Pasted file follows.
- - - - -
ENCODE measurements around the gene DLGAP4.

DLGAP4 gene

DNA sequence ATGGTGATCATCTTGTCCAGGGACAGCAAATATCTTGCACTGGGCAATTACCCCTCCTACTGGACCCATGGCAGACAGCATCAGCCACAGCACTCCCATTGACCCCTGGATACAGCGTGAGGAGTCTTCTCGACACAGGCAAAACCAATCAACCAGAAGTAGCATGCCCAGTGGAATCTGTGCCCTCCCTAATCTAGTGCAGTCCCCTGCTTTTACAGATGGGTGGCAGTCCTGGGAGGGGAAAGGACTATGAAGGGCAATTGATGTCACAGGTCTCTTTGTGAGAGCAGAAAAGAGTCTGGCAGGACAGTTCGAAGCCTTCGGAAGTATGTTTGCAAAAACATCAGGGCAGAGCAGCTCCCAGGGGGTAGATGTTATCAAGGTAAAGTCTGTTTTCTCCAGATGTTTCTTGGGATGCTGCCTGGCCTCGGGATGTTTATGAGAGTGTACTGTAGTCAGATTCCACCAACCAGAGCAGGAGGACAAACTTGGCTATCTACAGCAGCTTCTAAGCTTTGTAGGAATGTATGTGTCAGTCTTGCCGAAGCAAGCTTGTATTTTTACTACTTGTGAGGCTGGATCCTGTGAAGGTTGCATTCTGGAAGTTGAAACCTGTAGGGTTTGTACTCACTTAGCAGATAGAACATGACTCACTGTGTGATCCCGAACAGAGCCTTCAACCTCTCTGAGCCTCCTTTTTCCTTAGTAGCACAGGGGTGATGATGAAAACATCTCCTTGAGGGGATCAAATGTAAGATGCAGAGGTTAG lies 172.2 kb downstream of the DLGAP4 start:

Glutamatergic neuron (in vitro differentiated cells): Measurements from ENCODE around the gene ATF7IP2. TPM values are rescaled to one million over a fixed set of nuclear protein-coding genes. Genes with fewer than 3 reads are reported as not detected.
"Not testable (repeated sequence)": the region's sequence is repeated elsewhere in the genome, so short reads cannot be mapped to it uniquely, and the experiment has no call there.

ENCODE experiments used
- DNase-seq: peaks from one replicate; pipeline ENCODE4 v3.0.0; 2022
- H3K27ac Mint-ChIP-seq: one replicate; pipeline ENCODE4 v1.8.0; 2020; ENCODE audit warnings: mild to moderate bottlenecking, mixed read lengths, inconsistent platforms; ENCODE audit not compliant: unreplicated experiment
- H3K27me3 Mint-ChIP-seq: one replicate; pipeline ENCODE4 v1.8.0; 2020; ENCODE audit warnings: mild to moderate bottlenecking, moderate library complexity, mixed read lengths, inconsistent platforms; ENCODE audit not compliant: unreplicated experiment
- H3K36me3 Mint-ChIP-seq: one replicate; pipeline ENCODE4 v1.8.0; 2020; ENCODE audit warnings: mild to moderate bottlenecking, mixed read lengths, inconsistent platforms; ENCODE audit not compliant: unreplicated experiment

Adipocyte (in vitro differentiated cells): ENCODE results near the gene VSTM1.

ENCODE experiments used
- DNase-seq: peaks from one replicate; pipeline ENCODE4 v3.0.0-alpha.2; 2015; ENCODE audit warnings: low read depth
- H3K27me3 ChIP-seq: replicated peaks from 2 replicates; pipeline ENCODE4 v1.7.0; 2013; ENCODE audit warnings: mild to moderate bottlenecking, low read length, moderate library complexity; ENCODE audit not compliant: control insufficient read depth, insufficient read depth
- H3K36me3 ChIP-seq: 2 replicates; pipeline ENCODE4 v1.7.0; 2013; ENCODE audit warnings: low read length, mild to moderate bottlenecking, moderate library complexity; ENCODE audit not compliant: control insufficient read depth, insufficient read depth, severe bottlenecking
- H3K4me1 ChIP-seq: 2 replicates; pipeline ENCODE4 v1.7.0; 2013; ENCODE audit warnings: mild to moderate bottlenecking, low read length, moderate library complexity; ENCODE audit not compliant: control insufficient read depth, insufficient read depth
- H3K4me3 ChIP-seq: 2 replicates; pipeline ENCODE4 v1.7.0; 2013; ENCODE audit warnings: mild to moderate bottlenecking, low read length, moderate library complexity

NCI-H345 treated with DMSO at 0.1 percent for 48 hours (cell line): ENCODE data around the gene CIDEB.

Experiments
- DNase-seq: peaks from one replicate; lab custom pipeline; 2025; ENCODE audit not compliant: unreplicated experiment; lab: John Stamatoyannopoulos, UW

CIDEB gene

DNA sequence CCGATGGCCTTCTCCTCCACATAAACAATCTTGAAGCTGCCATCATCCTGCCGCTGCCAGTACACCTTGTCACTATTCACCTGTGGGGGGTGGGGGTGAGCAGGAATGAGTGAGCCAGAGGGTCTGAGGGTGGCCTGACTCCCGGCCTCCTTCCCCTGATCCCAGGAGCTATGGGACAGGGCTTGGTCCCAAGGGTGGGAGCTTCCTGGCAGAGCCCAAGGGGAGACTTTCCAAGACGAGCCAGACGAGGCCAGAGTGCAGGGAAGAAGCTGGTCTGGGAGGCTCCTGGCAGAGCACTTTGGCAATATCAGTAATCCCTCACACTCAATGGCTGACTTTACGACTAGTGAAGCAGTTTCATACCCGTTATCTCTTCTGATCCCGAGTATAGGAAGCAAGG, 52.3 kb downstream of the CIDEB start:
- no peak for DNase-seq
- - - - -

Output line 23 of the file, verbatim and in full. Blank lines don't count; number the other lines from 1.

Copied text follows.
- no peak for DNase-seq